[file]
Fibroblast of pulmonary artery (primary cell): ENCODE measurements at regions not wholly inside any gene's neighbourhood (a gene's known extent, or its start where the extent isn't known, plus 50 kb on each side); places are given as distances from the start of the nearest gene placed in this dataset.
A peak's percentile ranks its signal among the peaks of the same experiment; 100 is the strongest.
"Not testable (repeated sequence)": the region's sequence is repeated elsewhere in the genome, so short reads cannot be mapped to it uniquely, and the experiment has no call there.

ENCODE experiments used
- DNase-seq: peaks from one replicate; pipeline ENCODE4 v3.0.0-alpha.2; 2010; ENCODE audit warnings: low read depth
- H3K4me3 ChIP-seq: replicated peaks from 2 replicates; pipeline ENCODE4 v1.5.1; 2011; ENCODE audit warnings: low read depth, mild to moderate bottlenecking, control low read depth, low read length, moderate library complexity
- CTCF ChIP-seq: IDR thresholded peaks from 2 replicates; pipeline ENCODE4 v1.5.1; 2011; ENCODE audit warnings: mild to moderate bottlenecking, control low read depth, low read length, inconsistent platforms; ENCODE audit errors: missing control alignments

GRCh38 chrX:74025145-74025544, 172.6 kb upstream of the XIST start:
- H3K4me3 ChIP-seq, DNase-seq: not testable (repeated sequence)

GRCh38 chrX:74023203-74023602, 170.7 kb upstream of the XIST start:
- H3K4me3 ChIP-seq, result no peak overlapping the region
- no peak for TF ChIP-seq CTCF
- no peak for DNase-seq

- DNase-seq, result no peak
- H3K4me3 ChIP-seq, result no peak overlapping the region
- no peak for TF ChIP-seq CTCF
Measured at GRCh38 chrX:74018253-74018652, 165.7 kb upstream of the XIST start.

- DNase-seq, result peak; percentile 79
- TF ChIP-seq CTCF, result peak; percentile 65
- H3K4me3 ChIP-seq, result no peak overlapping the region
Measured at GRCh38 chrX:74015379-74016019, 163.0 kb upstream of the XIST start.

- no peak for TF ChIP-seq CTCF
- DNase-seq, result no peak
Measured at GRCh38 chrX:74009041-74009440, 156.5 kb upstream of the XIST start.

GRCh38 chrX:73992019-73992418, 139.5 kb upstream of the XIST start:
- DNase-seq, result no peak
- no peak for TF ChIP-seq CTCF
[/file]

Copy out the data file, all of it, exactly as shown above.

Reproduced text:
Fibroblast of pulmonary artery (primary cell): ENCODE measurements at regions not wholly inside any gene's neighbourhood (a gene's known extent, or its start where the extent isn't known, plus 50 kb on each side); places are given as distances from the start of the nearest gene placed in this dataset.
A peak's percentile ranks its signal among the peaks of the same experiment; 100 is the strongest.
"Not testable (repeated sequence)": the region's sequence is repeated elsewhere in the genome, so short reads cannot be mapped to it uniquely, and the experiment has no call there.

ENCODE experiments used
- DNase-seq: peaks from one replicate; pipeline ENCODE4 v3.0.0-alpha.2; 2010; ENCODE audit warnings: low read depth
- H3K4me3 ChIP-seq: replicated peaks from 2 replicates; pipeline ENCODE4 v1.5.1; 2011; ENCODE audit warnings: low read depth, mild to moderate bottlenecking, control low read depth, low read length, moderate library complexity
- CTCF ChIP-seq: IDR thresholded peaks from 2 replicates; pipeline ENCODE4 v1.5.1; 2011; ENCODE audit warnings: mild to moderate bottlenecking, control low read depth, low read length, inconsistent platforms; ENCODE audit errors: missing control alignments

GRCh38 chrX:74025145-74025544, 172.6 kb upstream of the XIST start:
- H3K4me3 ChIP-seq, DNase-seq: not testable (repeated sequence)

GRCh38 chrX:74023203-74023602, 170.7 kb upstream of the XIST start:
- H3K4me3 ChIP-seq, result no peak overlapping the region
- no peak for TF ChIP-seq CTCF
- no peak for DNase-seq

- DNase-seq, result no peak
- H3K4me3 ChIP-seq, result no peak overlapping the region
- no peak for TF ChIP-seq CTCF
Measured at GRCh38 chrX:74018253-74018652, 165.7 kb upstream of the XIST start.

- DNase-seq, result peak; percentile 79
- TF ChIP-seq CTCF, result peak; percentile 65
- H3K4me3 ChIP-seq, result no peak overlapping the region
Measured at GRCh38 chrX:74015379-74016019, 163.0 kb upstream of the XIST start.

- no peak for TF ChIP-seq CTCF
- DNase-seq, result no peak
Measured at GRCh38 chrX:74009041-74009440, 156.5 kb upstream of the XIST start.

GRCh38 chrX:73992019-73992418, 139.5 kb upstream of the XIST start:
- DNase-seq, result no peak
- no peak for TF ChIP-seq CTCF